Curley (former bassist of the Afghan Whigs and owner of Ultrasuede Studios), along with Austin Brown (guitar, vocals) and Joe Klug (drums) make up the alliteratively-named Rock trio The Staggering Statistics. And they do not have to worry: They are every bit as good and better than their name.
I hate to admit it, but the first time I heard this band (they've been playing shows together since the fall of 2003), I didn't dislike them, but I didn't necessarily love them, either. But there was one weekend in August when something finally just clicked. They played back-to-back shows on a Friday and Saturday night. I was lucky enough to witness the first one and was completely riveted. I was not alone. By Sunday, my inbox was full of e-mail saying, "Wow, did you catch the Staggering Statistics this weekend?!?"
Maybe this reaction makes sense. Curley says, "All the music that I really like the most and the stuff that I've listened to the longest is stuff that it took me a while to like, that I didn't like at first."
At any rate, the band is gaining momentum.
They played 2004's MidPoint Music Festival and have scored gigs with The Twilight Singers and The Von Bondies.
They've also released an eponymous (and very good) debut CD. It's bound to be the first of many. When I sit down with the band to get their story, Curley tells me, "Austin showed up to practice tonight saying he's writing songs for the third record."
"The third record? Where's the second record?" I ask.
Curley laughs. "Exactly!"
Brown is a prolific songwriter and writes all the band's lyrics. The music, he tells me, is more collaborative. "I bring in some mild structures and everything (the music) ends up being -- everything that's good about it, the dynamics -- all that is dictated by how we end up playing it together," he says. "To me that's what a song is all about."
Brown is truly fun to watch live. He beams from the first song in the set to the last and Klug and Curley back him up with intense energy (not to mention incredible musicianship). For Brown, it isn't about being Mr. Indie Cool Hipster Rock Guy; he's truly laying it on the line up there. His lyrics are very personal and clever, and he performs them with his heart and guts, whether to a packed house or a sparsely populated room.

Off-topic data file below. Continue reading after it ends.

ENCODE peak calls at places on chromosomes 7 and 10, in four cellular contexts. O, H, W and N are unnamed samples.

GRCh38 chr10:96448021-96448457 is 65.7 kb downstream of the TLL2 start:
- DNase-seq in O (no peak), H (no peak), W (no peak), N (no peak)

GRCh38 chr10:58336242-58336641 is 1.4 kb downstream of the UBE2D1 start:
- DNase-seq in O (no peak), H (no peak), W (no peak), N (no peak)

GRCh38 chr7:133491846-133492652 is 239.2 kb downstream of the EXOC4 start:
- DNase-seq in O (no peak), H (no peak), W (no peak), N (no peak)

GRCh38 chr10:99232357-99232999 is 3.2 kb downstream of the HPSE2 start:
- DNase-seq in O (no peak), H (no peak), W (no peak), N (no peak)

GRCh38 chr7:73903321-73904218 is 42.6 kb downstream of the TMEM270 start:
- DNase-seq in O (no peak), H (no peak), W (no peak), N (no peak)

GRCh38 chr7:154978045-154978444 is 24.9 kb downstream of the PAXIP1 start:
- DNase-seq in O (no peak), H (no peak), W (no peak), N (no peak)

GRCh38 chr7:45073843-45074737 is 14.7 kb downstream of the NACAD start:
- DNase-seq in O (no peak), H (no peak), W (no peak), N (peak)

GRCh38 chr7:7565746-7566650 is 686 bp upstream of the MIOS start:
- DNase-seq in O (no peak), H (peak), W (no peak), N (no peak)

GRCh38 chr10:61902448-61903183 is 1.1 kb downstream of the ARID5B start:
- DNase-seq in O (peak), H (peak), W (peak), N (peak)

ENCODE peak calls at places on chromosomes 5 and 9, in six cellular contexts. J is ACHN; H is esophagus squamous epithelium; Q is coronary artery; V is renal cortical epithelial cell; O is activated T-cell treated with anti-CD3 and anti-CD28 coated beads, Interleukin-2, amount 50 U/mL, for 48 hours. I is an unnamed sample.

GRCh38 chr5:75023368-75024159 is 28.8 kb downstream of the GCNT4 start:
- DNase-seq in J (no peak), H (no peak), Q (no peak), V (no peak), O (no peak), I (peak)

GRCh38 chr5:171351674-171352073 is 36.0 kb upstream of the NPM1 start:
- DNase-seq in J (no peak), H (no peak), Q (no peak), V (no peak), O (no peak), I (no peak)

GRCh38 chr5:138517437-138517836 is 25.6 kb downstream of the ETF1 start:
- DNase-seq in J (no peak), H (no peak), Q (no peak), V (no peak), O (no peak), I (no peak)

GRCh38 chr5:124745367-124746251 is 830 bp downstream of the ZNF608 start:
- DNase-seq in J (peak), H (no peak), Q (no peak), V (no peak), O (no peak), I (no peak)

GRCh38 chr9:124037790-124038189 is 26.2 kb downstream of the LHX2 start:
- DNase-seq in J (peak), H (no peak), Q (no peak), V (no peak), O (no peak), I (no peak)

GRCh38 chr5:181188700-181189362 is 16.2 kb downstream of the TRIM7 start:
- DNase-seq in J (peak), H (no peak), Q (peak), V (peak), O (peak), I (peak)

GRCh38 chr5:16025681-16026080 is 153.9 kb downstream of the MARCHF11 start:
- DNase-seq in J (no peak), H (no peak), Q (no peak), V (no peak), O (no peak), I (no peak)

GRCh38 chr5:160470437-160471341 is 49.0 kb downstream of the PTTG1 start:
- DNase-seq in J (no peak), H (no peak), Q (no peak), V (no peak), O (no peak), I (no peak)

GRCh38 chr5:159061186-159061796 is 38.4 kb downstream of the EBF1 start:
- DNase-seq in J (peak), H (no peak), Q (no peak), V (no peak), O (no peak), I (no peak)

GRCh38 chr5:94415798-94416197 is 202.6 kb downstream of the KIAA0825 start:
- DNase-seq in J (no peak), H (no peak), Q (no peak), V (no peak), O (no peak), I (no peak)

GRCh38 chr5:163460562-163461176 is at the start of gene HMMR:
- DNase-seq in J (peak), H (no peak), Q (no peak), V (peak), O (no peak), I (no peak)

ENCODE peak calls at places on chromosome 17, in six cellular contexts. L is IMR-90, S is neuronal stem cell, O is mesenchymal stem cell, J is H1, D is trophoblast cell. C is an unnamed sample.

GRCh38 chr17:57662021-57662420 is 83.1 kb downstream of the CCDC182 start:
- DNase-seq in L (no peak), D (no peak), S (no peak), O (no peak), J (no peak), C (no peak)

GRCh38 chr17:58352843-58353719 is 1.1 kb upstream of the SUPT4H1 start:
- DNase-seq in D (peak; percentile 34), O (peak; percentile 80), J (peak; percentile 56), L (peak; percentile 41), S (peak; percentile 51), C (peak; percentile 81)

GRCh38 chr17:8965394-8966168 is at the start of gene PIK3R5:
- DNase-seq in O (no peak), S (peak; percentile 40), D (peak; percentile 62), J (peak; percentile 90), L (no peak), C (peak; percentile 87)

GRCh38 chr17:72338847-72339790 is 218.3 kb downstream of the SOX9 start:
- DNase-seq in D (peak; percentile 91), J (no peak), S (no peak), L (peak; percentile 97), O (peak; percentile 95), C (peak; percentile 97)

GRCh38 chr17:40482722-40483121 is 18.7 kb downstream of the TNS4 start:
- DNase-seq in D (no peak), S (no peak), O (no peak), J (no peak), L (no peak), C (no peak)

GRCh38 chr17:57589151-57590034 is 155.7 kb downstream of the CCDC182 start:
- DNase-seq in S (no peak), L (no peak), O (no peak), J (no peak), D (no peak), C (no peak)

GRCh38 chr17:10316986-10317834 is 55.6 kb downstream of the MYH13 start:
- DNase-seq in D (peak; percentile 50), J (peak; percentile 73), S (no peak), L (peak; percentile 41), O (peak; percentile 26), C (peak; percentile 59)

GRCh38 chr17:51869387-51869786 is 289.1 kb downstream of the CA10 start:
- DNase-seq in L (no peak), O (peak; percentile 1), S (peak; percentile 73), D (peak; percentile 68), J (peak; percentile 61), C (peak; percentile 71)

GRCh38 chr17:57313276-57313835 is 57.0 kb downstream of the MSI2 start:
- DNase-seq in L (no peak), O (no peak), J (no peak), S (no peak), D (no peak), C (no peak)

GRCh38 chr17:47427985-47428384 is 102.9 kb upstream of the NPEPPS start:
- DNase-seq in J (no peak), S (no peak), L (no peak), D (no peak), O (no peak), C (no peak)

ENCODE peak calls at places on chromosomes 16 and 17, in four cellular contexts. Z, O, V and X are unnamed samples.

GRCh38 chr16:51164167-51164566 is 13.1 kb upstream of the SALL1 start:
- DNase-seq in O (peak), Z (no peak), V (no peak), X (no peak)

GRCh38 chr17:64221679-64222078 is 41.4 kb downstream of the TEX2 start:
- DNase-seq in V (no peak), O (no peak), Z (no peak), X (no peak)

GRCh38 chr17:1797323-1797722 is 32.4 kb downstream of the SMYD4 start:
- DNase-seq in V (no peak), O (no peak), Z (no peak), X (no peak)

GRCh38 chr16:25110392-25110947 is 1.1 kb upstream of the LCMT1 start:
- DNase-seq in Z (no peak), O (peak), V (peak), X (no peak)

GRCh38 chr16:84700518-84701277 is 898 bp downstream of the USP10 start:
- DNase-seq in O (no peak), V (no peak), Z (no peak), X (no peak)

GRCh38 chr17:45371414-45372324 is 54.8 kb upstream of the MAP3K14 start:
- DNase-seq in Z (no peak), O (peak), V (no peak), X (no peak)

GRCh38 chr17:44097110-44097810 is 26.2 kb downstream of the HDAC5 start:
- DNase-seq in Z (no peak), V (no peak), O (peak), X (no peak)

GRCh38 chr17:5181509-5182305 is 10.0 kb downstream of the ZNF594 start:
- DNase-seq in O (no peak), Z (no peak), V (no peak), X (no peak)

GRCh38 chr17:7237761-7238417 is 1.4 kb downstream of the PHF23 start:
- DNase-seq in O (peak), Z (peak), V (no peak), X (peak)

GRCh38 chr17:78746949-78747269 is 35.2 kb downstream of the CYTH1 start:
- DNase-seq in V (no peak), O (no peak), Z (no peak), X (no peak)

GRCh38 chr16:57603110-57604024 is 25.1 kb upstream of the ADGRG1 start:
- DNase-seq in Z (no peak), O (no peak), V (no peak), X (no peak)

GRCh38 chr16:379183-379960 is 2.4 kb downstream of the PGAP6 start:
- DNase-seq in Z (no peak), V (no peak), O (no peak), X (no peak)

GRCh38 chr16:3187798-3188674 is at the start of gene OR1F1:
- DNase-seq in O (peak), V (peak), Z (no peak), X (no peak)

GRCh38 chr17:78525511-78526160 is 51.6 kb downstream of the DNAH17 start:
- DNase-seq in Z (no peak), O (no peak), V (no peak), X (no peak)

"I would much rather play to 20 people (who are into it)," Brown says, "than be in New York and play to 60 people who are supposed to be cool -- like A&R reps or angels or cool people or whatever -- and have them fucking ignore me."
When I ask the band their thoughts on the state of music in Cincinnati, Curley says, "Cincinnati is the kind of place where there's just a finite amount of people that are going to come to see stuff, to support, to really be the foundation of any kind of scene."
"And thank God for that!" Brown adds. "Everywhere else I've lived, bigger cities with bigger music scenes, you just end up with a bunch of people that are there to be seen, and they're not interested in the music."
"I think Cincinnati is a great place to do art," Curley continues, "(but) it's a bad place to be an artist. Because you can live here cheaply and stay under the radar, do your own thing, but once you try to go out and get some support for it ... you almost have to take it out of town and have it be cool somewhere else before people here really accept it."
While that might be true, I have the feeling the Statistics will be playing to more packed houses here soon. As good as they are they don't need to take their act anywhere else to make it "cool." It already is.
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